17 Caxton Street, Petrie Terrace; (07) 3369 0555
￼With your eye on the stunning views across the Derwent River, skip past the poker machines to this oasis, the sister of Sandy Bay’s established Me Wah. Sate your late-night hunger with comforting jiao zi (pan-fried pork dumplings with black vinegar) or scallop shao mai (steamed scallop and pork with bamboo and salmon roe). For something a bit more filling, check out the beef cheek cannelloni with cucumber, peanuts and chilli sesame oil or the Shanghai-style duck with dark soy and Asian spices – both best enjoyed with Moo Brew Pilsner or Stargazer Tasmania Riesling from the Coal River Valley. Feeling sweet? The desserts include ice-cream katsu with peanut mousse, caramelised banana and chocolate sauce. ￼
Wrest Point Casino, 410 Sandy Bay Road, Sandy Bay; (03) 6225 7888
Image: Samuel Shelley
￼Bypass the teeming downstairs bar and follow the glowing neon noodle up to this broad, beautifully restored balcony restaurant. After 11pm, “midnight spaghetti” is all you’ll get but what a sublime and delicious pasta dish it is, packed with chilli, anchovies, garlic and parsley – guaranteed to see you through the night. Earlier, there’s much more on offer, such as pappardelle with beef cheek ragù or a properly made carbonara (no cream, capisce?). Don’t want pasta? Then try the Goolwa cockles in wine and garlic or lamb chops with king prawns and asparagus. Terrific vegetarian dishes include a fat burrata sitting on pan-roasted broccoli and cauliflower. Midnight Spaghetti is generous, noisy and so buzzy that you’ll want to stay up even later. The short wine list is just as enticing.
196 Grenfell Street, Adelaide; (08) 7123 6125
East Taste Café
It’s cutthroat competition for late-night diners in Gouger Street’s Chinatown but East Taste goes latest of all, just shading the iconic Ying Chow across the road. There’s debate, too, about which has the best food but over the past 15 years, owner-chef Michael Vuong has built a strong following not only for his stir-fried broad beans, bean curd and Chinese chutney – a staple in these parts – but also for his signature salt-and-pepper eggplant. Other top dishes include the crisp shallot pancakes and the slow-cooked pork belly with green pepper sauce. Unusually in this strip of late-night eats, the lighting is soft and the service levels welcoming. Expect to bump into hungry hospitality workers when they knock off from nearby restaurants.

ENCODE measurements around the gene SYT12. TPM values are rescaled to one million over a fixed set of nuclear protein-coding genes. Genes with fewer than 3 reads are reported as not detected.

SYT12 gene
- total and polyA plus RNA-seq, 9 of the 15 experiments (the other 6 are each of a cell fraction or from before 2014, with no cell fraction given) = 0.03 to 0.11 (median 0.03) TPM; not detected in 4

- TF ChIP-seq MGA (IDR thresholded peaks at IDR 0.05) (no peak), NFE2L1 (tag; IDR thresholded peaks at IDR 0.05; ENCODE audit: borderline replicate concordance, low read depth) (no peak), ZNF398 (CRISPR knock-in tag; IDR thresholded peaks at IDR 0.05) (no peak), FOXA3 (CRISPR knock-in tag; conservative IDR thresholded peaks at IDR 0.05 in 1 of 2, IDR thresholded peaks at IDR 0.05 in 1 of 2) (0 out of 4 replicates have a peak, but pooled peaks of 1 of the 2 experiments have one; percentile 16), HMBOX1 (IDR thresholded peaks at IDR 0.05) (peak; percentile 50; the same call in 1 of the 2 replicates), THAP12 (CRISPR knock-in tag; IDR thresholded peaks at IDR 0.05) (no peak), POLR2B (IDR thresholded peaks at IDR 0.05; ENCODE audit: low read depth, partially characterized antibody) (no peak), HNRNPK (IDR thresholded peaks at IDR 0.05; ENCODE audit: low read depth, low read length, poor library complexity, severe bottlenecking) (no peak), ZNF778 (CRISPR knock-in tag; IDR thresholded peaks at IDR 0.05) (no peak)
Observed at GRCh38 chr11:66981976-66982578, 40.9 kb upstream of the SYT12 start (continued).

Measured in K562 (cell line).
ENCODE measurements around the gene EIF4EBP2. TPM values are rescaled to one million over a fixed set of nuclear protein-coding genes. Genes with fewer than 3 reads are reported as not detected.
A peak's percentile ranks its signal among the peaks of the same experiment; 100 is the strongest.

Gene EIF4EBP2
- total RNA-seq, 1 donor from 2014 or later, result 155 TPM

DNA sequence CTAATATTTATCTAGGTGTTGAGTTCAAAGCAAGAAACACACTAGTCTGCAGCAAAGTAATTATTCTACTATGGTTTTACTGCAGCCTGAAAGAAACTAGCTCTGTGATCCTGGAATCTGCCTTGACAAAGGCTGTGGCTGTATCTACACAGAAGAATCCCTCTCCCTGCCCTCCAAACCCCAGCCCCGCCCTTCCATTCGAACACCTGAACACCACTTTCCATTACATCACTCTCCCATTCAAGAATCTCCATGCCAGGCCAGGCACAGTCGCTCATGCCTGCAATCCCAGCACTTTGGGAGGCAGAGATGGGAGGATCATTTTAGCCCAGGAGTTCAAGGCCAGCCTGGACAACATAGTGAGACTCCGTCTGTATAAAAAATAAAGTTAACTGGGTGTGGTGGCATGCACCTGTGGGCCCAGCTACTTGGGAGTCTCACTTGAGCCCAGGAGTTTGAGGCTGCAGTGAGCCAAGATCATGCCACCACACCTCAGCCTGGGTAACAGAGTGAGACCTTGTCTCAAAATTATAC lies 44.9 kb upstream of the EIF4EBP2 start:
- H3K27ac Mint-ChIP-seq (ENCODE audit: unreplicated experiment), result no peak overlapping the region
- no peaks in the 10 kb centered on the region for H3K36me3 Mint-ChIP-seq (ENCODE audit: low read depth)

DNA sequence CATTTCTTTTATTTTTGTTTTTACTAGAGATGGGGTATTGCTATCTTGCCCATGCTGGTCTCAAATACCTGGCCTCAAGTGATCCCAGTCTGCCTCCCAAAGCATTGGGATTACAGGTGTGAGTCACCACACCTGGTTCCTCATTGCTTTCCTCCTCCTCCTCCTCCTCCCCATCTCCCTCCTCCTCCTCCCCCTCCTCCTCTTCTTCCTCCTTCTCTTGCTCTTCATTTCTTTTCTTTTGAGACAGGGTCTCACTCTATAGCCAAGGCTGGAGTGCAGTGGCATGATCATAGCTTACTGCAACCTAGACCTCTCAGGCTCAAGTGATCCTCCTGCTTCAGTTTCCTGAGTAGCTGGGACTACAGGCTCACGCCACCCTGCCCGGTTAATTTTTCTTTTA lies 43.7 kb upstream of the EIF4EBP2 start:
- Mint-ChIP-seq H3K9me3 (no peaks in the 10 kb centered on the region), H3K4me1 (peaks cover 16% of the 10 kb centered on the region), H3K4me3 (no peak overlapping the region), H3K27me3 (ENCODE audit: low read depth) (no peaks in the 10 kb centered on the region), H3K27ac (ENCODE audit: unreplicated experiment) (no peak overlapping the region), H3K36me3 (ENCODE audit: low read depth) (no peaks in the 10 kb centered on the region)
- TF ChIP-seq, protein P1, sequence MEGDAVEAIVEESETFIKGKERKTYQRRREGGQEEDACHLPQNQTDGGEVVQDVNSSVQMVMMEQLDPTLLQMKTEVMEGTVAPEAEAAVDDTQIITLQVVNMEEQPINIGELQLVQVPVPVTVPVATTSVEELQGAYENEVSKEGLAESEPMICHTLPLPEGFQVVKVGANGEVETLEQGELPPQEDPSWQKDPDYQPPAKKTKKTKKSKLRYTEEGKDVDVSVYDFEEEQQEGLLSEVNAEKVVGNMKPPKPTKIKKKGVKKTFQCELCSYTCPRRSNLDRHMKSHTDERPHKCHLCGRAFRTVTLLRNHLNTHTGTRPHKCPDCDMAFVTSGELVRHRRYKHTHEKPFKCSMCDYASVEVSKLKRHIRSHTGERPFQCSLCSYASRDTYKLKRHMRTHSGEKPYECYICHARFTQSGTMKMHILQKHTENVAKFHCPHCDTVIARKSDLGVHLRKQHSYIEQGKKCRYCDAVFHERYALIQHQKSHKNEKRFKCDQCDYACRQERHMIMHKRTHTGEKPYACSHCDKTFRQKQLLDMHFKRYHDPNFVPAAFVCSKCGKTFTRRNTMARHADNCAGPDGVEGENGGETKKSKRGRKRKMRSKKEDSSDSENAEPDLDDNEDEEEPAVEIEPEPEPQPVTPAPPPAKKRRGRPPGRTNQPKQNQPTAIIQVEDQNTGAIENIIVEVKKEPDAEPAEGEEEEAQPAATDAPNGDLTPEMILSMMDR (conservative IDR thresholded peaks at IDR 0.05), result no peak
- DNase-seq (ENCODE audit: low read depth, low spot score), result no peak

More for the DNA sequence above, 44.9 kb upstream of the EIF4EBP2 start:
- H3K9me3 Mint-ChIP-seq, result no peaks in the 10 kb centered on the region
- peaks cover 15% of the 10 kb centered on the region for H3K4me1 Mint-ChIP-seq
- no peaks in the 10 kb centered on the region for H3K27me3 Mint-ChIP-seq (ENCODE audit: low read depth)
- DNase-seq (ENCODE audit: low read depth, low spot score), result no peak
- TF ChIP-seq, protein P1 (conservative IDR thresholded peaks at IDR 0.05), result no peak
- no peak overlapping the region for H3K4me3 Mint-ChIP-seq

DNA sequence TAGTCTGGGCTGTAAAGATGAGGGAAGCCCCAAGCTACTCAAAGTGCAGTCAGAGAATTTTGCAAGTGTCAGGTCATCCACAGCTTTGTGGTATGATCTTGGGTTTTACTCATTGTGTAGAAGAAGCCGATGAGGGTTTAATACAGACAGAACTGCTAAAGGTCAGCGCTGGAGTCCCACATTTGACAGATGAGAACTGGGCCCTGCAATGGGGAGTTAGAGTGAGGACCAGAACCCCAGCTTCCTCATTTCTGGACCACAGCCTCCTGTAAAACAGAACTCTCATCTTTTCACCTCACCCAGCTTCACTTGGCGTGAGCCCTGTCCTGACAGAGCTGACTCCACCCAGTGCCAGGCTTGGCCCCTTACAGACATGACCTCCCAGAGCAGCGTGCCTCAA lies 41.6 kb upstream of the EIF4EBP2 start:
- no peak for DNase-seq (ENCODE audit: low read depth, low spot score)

119 Gouger Street, Adelaide; (08) 8231 0268
You could be at this late-night Northbridge address because you have a thing for American honky-tonks – unpretentious, well-worn neighbourhood bars that are often awash with ephemera. Perhaps you’ve got a deep appreciation for country music and hope to catch the evening’s performance (every Friday and Saturday). Or maybe you just dived a little too enthusiastically into the wine list at dinner and your body is demanding fat and salt before heading home. Alabama Song’s menu of American-diner comfort food might be short but the kitchen makes each dish count, from crisp and juicy fried chicken, sold by the quarter, half or whole bird, to excellent burgers (cheese, chicken or chickpea). It’s just what you need to fast-track your morning-after recovery – assuming, of course, that you steer clear of the bar’s awesome stockpile of whiskies and beers.
Upstairs, 232 William Street, Northbridge
When Alfred Cook laid the foundations for this popular roadside diner in 1946, the English immigrant was selling burgers and soup from a small caravan nearby. Almost three-quarters of a century later and his legacy of hearty eating – the burgers and steak sandwiches come in an array of permutations and skipping the legendary pea and ham soup would be unthinkable – remains strong. Although the business’s current owners have opened a dining room in a disused train carriage, the best seats remain around the open fireplace, where your fellow late-night revellers gather for warmth and animated chat. While Alfred’s probably isn’t on the way home for most visitors and locals, your 20-minute drive from the city centre will end with a free side of local food history.
Corner of Meadow and James streets, Guildford;￼ (08) 9377 1378 ￼
Top image: Monster Kitchen and Bar